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Dynamics of persistent oral cytomegalovirus shedding during primary infection in Ugandan infants.

Dynamics of persistent oral cytomegalovirus shedding during primary infection in Ugandan infants.
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Mayer BT, Matrajt L, Casper C, Krantz EM, Corey L, Wald A, Gantt S, Schiffer JT,


Mayer BT, Matrajt L, Casper C, Krantz EM, Corey L, Wald A, Gantt S, Schiffer JT, (click to view)

Mayer BT, Matrajt L, Casper C, Krantz EM, Corey L, Wald A, Gantt S, Schiffer JT,

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The Journal of infectious diseases 2016 9 20() pii

Abstract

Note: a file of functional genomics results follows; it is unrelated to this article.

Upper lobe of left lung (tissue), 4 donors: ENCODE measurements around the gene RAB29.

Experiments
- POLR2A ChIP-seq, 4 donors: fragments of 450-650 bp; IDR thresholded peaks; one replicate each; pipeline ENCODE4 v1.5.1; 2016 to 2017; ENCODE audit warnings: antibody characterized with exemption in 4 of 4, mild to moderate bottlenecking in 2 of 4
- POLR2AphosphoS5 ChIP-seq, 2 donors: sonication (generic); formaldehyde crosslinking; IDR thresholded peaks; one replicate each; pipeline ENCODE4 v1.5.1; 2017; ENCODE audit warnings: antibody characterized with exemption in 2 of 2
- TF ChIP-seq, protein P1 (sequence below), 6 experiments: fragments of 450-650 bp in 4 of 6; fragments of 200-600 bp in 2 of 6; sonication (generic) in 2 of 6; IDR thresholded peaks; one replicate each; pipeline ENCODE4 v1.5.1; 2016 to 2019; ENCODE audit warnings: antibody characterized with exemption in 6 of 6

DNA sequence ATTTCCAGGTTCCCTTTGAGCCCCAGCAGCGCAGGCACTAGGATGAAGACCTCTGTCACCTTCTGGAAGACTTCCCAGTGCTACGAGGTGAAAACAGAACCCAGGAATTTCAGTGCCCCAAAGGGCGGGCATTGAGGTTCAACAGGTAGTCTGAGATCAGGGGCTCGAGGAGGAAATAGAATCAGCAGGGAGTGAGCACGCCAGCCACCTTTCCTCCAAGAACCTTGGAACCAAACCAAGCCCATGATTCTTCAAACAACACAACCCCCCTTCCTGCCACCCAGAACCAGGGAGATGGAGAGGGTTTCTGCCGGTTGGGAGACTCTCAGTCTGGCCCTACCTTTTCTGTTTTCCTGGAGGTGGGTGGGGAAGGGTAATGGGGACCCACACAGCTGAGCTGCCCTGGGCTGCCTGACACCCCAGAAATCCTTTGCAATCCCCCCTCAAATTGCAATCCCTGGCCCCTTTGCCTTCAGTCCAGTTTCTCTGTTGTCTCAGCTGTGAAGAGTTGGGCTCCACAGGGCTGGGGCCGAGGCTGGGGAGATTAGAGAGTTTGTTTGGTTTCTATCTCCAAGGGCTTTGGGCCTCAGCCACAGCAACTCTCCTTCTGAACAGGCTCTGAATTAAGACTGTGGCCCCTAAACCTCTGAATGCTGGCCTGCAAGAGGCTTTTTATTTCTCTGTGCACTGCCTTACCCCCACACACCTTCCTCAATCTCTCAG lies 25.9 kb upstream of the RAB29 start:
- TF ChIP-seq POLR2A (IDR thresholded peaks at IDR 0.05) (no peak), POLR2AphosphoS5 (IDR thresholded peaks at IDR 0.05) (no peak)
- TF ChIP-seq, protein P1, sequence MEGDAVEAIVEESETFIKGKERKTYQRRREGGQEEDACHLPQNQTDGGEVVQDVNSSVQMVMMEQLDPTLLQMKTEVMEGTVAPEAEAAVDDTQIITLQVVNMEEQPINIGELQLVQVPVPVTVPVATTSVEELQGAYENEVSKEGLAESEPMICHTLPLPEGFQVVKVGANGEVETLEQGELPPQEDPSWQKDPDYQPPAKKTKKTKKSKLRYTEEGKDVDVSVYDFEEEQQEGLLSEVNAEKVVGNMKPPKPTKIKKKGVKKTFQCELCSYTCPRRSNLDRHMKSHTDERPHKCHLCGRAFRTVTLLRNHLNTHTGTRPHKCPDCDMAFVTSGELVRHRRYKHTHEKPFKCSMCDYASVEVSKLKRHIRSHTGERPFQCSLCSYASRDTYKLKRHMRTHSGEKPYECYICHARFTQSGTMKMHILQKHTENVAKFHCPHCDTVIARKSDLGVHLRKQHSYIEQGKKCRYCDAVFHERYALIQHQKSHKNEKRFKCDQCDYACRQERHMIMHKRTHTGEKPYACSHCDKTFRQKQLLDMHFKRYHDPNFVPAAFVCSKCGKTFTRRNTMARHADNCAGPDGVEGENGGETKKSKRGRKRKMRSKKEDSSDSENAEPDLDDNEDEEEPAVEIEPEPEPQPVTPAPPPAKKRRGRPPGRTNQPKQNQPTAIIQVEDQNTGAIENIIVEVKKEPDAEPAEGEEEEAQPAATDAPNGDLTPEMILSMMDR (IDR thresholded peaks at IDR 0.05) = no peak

Cytomegalovirus (CMV) infection occurs frequently in young children, who are then a major source of transmission. Oral CMV shedding by 14 infants with primary infection was comprehensively characterized using quantitative PCR weekly for >9 months. Three phases of oral shedding were identified: expansion, transition, and clearance. Viral expansion occurred over a median of 7 weeks, with a median doubling time of 3 days. During the transition phase, expansion slowed over a median of 6 weeks before reaching peak viral load. Clearance was slow (22-day median half-life) and shedding did not resolve during observation for any infant. Mathematical modeling demonstrated that prolonged oral CMV expansion is explained by a low within-host reproduction number (median 1.63) and a delayed immune response that only decreases the infected cell half-life by 44%. Thus, the prolonged oral CMV shedding observed during primary infection can be explained by slow viral expansion and inefficient immunologic control.

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